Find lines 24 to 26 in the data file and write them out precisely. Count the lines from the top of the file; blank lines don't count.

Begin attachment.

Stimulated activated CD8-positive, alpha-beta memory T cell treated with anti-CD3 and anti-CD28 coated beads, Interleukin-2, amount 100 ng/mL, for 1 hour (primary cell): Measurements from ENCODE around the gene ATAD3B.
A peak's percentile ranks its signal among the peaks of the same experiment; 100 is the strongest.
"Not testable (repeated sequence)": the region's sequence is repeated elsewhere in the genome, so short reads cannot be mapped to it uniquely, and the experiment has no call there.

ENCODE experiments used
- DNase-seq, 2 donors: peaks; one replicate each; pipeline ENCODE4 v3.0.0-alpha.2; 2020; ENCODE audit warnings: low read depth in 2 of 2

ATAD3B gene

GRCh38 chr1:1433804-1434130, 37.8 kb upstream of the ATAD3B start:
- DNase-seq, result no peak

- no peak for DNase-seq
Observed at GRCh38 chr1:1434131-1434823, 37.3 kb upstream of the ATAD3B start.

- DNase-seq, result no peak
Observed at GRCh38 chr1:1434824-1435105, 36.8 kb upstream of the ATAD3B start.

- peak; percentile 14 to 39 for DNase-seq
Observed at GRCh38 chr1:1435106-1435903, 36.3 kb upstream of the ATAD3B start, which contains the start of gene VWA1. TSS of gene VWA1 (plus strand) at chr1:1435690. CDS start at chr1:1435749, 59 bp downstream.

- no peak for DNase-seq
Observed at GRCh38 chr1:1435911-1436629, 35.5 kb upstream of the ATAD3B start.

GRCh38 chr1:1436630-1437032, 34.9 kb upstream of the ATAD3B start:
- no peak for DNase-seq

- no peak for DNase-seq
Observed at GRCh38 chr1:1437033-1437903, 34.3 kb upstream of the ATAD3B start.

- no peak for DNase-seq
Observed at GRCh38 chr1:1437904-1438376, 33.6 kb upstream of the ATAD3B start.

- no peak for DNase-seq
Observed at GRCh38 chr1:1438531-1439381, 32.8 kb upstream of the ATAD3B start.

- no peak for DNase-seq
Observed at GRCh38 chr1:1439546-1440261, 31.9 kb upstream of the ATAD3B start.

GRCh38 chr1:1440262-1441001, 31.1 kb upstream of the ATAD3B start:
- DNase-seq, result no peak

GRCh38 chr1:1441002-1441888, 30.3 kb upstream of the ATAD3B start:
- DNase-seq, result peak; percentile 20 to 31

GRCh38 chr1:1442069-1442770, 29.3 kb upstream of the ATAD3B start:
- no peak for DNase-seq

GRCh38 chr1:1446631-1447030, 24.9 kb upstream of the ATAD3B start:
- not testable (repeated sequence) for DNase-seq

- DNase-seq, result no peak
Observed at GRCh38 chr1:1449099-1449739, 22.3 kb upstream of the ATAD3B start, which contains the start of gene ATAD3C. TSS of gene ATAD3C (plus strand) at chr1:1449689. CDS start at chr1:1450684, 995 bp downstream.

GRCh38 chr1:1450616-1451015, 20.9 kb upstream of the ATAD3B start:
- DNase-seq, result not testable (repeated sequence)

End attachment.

Observed at GRCh38 chr1:1438531-1439381, 32.8 kb upstream of the ATAD3B start.

- no peak for DNase-seq
Observed at GRCh38 chr1:1439546-1440261, 31.9 kb upstream of the ATAD3B start.